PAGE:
Saturday, May 16, 2009

First real weekend of the summer

Although I have community wind power consulting to do every single day next week, that's still not work like teaching is work, and so this was the first real weekend of the professorial summer break, and it was also the start of our growing season.

Mean last frost around here is usually given as May 18th, but we're a good deal higher here in Jackson, 525 feet to be exact, in our dooryard. I expect June 1 was the standard date used by gardeners and farmers for generations in Jackson.

Out early lettuce and spinach being in the greenhouse and nearly ready, it was time for the early row crops outside: peas, potatoes, onions.

I put up a pea and bean trellis, made the tomato bed for later, and planted seed potatoes, six different varieties, yellow and red onions, and peas.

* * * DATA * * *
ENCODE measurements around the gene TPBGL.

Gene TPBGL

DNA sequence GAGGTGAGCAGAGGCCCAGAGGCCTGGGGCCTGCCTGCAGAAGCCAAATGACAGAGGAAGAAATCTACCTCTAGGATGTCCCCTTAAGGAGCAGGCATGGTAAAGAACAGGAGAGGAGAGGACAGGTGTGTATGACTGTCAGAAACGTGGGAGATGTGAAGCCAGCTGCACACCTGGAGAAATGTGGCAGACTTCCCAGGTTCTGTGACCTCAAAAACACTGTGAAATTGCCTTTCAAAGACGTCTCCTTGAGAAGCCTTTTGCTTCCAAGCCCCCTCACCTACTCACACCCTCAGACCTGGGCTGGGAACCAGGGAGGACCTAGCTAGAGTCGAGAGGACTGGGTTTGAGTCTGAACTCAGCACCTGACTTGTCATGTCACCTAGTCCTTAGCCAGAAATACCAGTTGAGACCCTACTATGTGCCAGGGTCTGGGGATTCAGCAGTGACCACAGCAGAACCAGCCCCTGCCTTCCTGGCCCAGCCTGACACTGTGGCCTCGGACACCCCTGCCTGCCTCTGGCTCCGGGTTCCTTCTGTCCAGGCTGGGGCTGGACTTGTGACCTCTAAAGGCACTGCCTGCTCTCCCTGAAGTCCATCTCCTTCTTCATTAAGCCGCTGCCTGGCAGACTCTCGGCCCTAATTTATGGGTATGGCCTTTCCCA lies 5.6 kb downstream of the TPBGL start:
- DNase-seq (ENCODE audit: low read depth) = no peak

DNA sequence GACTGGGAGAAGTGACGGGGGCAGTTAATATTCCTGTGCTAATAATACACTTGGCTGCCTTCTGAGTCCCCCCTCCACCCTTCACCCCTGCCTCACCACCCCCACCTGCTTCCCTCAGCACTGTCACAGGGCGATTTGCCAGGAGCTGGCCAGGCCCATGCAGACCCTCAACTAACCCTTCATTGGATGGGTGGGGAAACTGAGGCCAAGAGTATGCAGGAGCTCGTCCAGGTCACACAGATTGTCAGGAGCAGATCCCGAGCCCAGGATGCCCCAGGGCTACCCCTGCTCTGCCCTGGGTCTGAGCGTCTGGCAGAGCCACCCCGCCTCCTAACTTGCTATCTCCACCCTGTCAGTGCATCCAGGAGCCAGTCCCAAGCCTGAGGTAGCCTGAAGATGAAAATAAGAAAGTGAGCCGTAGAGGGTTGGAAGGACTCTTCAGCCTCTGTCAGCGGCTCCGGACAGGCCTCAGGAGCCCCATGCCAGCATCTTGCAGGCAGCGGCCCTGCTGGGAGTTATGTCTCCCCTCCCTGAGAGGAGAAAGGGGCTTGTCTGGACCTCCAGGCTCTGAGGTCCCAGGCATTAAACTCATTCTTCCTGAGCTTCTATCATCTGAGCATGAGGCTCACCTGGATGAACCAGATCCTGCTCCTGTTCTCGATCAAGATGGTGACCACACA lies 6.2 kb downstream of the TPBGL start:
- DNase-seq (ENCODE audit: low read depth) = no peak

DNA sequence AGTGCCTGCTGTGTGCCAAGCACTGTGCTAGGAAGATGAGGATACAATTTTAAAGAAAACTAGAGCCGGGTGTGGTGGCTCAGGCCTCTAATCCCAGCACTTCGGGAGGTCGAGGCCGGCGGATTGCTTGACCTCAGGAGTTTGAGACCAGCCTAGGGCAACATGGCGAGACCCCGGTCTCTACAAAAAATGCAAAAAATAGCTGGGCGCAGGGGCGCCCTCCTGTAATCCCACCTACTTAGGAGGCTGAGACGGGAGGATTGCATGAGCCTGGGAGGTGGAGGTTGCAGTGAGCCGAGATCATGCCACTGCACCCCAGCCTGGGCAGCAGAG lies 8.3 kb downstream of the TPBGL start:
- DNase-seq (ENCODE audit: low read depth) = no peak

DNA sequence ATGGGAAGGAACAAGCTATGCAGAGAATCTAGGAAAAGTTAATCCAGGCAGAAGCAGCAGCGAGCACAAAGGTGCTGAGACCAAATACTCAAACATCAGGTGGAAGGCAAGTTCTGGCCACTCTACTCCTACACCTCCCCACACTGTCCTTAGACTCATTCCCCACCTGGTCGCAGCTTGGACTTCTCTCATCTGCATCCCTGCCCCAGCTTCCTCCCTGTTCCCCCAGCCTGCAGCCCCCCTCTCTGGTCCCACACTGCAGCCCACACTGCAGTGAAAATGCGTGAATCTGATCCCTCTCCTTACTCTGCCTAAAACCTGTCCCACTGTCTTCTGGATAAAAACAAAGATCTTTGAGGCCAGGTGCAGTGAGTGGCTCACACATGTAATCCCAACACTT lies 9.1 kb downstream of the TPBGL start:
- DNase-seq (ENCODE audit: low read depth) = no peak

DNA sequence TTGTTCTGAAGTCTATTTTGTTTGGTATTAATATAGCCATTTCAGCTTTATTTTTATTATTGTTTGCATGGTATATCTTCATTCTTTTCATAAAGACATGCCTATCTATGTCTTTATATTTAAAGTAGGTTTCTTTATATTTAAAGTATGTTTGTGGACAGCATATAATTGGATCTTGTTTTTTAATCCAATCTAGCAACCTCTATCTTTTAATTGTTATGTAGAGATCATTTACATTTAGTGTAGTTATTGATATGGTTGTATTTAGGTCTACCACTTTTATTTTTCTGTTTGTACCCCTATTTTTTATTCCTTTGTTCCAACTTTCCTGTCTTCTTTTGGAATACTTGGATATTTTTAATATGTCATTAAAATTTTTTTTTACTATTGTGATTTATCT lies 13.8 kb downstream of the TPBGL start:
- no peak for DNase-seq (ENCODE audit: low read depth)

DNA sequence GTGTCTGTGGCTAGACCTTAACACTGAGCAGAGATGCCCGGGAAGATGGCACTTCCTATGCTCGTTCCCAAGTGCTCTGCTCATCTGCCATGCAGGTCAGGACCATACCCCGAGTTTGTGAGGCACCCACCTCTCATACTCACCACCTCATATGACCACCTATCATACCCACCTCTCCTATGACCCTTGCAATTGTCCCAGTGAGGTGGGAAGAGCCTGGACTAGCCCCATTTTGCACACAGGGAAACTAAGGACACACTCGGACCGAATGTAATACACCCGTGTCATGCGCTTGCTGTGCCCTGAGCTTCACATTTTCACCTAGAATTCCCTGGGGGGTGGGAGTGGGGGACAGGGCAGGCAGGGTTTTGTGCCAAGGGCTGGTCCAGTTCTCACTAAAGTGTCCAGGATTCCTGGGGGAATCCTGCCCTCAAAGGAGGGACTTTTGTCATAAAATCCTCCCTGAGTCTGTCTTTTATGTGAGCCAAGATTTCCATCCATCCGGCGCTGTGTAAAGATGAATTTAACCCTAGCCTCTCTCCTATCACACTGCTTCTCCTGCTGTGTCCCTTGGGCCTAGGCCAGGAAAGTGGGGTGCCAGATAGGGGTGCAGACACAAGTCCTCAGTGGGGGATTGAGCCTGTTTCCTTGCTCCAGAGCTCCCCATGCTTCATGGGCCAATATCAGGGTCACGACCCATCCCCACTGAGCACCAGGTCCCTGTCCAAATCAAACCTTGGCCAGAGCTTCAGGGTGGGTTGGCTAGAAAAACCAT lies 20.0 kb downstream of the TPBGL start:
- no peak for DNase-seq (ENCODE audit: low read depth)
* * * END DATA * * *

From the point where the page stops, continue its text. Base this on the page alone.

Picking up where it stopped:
Aimee almost finished the shingles on the barn, her work carefully inspected here by a chicken.

Vincent (Van Gogh) the gilt had fun tearing up a paper bag Aimee gave her. Piglets like toys, and until this one gets her sty-mates in two weeks time, she's a bit bored. But a lot safer than her last home, where she had her ears chewed off by big pigs.

Now we're waiting for a cold front to blow through with a big downpour. Tomorrow should be a good bit cooler. Today the thin spot on top of my head got sunburned.

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Welcome to our Farm Blog.
The purpose of this blog is for Aimee and I to communicate with friends and family, with those of our students, and other folks in general who are interested in homesteading and farming activities.

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